Academic journal article Shofar

Holocaust Pornography: Profaning the Sacred in Ilsa, She-Wolf of the SS

Academic journal article Shofar

Holocaust Pornography: Profaning the Sacred in Ilsa, She-Wolf of the SS

Article excerpt

Introduction

The 1974 sexploitation film Ilsa, She-Wolf of the SS begins with a voice-over of Adolf Hitler delivering a speech while a titlecard from the producer, listed as Herman Traeger, states the following:

The film you are about to see is based upon documented fact. The atrocities shown were conducted as "medical experiments" in special concentration camps throughout Hitler's Third Reich. Although these crimes against humanity are historically accurate, the characters depicted are composites of notorious Nazi personalities, and the events portrayed have been condensed into one locality for dramatic purposes. Because of its shocking subject matter, this film is restricted to adult audiences only. We dedicate this film with the hope that these heinous crimes will never occur again.

The camera in the opening scene pans slowly to the left across Ilsa's living quarters. Through a mirror on the wall, we catch a glimpse of Ilsa and a prisoner making love. She is on top, moaning, "No, no, no not yet! No please. You should have waited." The male prisoner had already ejaculated.

Ilsa satisfies herself in the shower -- the downward tilt of the camera reveals that she is moving the showerhead across her naked body, giving the impression that she is masturbating. In the next scene Ilsa and her guards wake the prisoner and carry him away. This is followed by the film's title credits over the backdrop of a montage of new female prisoners being transported into the camp. The film then cuts to a laboratory room where Ilsa and her two guards are leaning over the male prisoner who is on the operating table.

"Once a prisoner has slept with me, he will never sleep with a woman again. If he lives, he will remember only the pain of the knife," Ilsa reports. When the prisoner asks why, Ilsa laughs, "To castrate."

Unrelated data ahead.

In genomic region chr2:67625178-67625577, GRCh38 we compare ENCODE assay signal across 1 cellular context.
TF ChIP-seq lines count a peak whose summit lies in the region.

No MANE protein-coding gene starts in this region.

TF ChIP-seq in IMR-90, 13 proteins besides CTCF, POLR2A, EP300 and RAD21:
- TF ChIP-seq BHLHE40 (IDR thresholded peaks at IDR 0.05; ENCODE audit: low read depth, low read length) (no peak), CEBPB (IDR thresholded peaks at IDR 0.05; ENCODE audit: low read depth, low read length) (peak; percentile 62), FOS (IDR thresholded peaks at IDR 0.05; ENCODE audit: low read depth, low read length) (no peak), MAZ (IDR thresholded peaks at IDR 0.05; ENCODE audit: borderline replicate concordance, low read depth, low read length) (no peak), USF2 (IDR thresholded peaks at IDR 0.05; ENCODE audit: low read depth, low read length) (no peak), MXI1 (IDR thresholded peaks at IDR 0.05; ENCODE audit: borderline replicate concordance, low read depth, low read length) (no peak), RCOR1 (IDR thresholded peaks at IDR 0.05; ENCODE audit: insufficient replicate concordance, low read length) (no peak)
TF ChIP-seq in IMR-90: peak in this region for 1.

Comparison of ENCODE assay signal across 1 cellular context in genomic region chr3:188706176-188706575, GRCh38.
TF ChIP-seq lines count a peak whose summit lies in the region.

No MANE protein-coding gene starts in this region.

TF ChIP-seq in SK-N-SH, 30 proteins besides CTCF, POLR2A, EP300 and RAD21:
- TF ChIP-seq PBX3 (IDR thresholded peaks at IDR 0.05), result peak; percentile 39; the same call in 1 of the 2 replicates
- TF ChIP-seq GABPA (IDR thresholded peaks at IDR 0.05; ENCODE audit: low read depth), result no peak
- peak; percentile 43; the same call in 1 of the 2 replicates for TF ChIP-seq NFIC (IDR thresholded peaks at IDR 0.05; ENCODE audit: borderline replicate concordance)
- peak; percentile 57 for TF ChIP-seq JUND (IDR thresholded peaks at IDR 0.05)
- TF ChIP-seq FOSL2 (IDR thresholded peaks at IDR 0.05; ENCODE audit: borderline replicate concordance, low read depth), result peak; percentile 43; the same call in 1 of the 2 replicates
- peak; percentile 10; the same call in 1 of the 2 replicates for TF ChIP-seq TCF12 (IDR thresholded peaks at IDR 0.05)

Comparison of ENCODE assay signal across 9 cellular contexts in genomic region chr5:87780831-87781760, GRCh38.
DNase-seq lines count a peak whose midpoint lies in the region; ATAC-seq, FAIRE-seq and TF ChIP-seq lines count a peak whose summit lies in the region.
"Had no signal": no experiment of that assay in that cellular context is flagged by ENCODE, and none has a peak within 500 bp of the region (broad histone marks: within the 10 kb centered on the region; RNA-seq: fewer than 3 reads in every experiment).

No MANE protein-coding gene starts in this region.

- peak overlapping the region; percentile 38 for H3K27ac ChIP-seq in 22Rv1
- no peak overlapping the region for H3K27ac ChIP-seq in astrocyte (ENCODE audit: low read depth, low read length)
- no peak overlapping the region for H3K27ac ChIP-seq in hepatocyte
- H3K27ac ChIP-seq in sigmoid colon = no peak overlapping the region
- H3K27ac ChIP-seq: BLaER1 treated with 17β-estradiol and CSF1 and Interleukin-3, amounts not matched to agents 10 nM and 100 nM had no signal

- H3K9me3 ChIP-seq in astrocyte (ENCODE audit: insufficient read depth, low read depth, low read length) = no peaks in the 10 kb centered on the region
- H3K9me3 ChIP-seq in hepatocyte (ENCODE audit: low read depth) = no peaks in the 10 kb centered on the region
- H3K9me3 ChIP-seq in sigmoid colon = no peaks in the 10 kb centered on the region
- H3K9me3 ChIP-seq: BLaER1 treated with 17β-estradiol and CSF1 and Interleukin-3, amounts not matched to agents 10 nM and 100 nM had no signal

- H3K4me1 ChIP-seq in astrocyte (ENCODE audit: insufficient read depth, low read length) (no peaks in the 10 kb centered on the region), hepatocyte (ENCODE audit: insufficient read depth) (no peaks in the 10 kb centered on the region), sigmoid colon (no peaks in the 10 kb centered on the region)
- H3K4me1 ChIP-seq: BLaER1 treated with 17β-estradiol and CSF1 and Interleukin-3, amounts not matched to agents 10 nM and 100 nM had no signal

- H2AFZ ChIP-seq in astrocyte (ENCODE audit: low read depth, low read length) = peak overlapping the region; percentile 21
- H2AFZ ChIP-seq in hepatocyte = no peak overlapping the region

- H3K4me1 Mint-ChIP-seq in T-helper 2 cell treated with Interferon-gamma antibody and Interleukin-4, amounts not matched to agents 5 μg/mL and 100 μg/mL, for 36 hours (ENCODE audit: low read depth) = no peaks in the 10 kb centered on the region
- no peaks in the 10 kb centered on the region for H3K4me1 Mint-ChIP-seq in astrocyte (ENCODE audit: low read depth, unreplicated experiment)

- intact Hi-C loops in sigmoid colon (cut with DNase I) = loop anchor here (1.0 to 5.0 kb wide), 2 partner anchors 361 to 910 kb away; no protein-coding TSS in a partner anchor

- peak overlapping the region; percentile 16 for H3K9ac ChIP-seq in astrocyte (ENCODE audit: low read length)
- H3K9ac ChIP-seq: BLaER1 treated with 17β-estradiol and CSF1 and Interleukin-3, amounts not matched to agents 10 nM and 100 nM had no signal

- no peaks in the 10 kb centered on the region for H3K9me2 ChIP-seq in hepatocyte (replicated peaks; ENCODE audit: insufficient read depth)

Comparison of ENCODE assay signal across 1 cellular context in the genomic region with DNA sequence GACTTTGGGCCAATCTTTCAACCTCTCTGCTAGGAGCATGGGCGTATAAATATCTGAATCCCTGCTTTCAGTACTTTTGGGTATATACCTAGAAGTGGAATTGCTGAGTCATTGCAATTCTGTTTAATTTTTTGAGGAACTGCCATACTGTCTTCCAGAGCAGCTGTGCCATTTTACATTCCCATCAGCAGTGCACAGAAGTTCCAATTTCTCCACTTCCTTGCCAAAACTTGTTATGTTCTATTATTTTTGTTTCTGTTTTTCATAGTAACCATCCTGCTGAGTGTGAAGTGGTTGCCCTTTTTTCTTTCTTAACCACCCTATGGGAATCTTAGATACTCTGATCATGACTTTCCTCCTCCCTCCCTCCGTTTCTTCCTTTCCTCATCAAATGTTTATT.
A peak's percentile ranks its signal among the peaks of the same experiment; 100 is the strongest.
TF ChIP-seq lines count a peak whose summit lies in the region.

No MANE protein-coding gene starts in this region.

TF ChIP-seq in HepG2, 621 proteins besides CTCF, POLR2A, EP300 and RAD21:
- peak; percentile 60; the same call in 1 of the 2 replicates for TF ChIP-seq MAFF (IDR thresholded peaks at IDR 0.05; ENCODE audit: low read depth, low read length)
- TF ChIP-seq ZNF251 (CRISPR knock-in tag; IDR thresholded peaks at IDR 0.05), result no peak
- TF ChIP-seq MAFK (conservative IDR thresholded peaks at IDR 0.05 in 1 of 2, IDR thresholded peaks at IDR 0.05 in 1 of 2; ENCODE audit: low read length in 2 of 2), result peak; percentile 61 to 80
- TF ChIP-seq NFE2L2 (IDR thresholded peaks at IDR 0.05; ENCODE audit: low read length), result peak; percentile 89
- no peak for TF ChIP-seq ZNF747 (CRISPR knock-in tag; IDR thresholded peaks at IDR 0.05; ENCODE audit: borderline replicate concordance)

The film is set in Poland in 1945 during the final days of the Second World War. When she is not castrating male prisoners who fail to satisfy her sexually, blonde and busty Ilsa, the Nazi commandant of Medical Camp 9, is busy conducting medical experiments on female prisoners. Her goal is to prove that women can withstand pain better than men and should therefore be allowed to serve the military in combat positions. She is so sadistic in her experiments that "even the Nazis fear her," claims the voice-over in the trailer.

What happens to Holocaust memory when the Holocaust is eroticized? Emile Durkheim has written extensively about the distinction between the sacred and the profane. He argues that things collectively held as sacred are always separated from things considered profane.(2) Sado-masochistic iconography has long exploited Nazi imagery by linking sex with power and violence. When victims and perpetrators become sexual partners in Holocaust film narratives -- contrary to the Nuremberg racial laws -- what does this say about our cultural imagination? What does the popularity of a film like She-Wolf reveal about what Nazis "mean" in American culture? What fantasies about society are being expressed by associating Nazi imagery with themes of power and gender, sexuality and violence?

While research is growing on how the Holocaust is represented within popular culture, little exists on pornography employing Nazi themes and imagery.(3) This paper explores how things collectively held as sacred -- the Holocaust and its memory, the body, traditional gender roles and sexual relations -- are systematically profaned in this film. I also make explicit comparisons between the events and characterizations presented in the film and the well-documented history of the Holocaust. By "reading" this film as a cultural text, I hope to uncover the socio-cultural understandings and appreciation of the moral ramifications of the Holocaust in American culture. I will describe how cultural context, historical trauma, and aesthetic form interplay in Ilsa, She-Wolf of the SS. More generally, I will question why Holocaust memory is being eroticized, gendered, and ultimately, profaned. …

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